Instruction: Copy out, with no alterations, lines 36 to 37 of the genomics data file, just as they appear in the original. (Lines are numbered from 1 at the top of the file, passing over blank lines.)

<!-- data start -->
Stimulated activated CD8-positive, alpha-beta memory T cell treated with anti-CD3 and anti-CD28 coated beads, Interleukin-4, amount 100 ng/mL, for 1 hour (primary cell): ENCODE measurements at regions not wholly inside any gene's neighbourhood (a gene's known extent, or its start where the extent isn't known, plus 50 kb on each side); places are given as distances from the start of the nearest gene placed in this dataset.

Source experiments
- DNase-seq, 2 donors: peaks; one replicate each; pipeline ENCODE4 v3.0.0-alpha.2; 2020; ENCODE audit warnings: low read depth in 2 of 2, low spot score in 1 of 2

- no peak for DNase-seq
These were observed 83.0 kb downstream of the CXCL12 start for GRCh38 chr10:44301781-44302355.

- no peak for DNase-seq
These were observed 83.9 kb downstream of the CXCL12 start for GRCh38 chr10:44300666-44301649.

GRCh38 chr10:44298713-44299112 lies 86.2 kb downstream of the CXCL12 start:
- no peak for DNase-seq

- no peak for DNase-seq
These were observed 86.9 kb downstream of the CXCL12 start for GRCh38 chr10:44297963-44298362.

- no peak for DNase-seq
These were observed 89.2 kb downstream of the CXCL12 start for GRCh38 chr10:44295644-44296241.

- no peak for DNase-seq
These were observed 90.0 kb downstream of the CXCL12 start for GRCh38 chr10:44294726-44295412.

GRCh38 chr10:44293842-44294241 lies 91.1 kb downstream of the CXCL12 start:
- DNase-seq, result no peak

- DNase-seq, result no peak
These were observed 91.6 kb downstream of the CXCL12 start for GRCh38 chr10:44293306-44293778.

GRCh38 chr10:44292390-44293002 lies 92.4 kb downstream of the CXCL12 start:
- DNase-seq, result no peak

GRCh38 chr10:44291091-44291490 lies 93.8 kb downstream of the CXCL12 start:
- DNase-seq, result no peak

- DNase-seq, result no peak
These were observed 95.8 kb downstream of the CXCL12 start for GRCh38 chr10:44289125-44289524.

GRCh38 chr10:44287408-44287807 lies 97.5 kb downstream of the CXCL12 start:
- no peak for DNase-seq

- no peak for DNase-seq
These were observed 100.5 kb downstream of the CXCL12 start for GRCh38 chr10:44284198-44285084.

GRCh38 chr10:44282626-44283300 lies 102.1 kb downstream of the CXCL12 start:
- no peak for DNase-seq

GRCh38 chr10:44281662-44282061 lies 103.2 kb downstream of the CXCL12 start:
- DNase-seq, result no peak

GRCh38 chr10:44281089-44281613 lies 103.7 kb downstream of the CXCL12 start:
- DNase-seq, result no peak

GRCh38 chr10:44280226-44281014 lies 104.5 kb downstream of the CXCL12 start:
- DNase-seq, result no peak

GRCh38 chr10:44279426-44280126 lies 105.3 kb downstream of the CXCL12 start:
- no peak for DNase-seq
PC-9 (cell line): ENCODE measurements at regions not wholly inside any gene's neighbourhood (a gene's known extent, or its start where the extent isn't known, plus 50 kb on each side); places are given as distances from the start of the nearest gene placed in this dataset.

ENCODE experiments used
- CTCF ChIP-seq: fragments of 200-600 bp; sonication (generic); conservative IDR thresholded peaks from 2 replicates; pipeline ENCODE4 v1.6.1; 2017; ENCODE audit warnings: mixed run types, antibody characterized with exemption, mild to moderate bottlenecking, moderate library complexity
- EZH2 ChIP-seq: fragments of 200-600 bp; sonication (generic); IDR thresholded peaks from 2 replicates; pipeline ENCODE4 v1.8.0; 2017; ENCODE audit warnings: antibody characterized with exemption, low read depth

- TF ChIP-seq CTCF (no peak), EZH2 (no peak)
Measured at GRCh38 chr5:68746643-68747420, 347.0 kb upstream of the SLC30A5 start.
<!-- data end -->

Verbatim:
GRCh38 chr10:44280226-44281014 lies 104.5 kb downstream of the CXCL12 start:
- DNase-seq, result no peak